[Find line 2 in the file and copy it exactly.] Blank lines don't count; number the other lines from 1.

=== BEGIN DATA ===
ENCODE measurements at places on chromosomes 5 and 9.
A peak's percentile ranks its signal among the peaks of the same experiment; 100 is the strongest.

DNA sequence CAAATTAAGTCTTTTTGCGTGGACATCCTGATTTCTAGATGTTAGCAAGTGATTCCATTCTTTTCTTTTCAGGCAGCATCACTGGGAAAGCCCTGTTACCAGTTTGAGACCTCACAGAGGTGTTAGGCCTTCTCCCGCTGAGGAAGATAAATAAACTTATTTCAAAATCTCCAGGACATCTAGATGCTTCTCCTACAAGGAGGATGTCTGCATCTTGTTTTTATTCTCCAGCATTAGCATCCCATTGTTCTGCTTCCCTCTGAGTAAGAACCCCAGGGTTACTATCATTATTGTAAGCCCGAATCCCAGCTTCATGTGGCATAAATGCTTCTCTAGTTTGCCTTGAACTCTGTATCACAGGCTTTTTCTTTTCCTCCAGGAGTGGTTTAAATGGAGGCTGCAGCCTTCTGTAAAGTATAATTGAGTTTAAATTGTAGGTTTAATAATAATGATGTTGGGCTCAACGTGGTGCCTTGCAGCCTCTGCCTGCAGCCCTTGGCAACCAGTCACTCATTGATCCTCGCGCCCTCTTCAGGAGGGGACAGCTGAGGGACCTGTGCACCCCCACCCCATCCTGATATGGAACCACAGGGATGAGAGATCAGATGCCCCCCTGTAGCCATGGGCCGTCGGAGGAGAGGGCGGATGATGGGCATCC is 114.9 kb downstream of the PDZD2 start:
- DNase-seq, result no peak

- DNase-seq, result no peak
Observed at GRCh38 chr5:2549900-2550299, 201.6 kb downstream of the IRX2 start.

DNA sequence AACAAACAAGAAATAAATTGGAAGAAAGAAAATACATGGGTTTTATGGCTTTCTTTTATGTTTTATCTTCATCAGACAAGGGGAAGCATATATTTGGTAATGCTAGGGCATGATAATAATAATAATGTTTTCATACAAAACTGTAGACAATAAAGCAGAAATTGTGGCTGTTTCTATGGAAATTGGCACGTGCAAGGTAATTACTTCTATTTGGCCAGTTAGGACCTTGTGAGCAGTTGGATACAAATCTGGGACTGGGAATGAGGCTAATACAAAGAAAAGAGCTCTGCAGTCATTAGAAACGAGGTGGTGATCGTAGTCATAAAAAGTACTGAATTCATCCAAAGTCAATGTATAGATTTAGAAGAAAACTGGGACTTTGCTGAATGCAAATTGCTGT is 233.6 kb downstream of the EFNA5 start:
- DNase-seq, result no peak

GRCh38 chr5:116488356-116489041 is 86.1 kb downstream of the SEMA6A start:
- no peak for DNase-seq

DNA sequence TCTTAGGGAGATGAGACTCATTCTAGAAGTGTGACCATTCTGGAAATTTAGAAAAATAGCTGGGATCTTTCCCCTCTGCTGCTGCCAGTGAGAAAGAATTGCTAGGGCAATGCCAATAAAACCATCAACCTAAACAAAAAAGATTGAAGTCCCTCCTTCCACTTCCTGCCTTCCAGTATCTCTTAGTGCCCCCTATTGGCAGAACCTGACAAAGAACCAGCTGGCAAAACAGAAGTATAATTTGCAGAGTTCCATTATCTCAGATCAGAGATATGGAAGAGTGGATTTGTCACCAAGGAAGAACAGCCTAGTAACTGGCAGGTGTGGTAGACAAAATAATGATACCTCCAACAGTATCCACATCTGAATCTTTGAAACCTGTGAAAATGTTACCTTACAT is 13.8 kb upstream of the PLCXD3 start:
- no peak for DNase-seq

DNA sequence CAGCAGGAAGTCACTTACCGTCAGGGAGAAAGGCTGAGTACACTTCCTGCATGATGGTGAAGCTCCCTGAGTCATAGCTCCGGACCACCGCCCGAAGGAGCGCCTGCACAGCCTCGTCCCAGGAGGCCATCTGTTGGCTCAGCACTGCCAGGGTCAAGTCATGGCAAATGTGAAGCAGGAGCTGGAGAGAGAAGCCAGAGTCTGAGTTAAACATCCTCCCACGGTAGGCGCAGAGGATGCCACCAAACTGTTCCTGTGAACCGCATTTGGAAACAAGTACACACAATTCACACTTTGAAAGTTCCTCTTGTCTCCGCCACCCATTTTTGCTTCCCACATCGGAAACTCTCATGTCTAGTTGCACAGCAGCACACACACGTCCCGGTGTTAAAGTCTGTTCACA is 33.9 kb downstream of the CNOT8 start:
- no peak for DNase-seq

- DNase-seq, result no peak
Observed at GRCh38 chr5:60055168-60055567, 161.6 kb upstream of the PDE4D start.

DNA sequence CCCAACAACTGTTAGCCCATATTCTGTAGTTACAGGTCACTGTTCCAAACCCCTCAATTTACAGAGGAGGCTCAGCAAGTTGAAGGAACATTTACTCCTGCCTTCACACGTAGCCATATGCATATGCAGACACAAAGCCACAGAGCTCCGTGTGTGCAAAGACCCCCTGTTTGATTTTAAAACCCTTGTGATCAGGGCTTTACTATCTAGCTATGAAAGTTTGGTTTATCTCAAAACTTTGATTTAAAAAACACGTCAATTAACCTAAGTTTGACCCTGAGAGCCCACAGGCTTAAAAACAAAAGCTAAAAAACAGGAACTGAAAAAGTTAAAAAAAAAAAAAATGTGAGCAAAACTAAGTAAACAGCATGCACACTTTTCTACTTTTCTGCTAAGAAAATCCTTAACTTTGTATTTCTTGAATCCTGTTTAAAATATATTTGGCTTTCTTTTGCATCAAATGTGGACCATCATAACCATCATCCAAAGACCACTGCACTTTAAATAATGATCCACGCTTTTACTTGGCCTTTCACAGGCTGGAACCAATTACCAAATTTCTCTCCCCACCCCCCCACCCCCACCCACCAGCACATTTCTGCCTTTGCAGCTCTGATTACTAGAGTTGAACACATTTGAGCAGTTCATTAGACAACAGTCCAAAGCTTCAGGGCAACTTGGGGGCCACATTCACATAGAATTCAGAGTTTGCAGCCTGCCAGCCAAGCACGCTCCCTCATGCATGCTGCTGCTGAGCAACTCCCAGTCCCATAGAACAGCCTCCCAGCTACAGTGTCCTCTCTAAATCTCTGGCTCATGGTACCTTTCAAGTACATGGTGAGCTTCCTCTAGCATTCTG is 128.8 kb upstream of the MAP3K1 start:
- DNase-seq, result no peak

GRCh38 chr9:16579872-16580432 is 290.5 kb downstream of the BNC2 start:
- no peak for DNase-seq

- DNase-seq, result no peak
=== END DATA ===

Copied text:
A peak's percentile ranks its signal among the peaks of the same experiment; 100 is the strongest.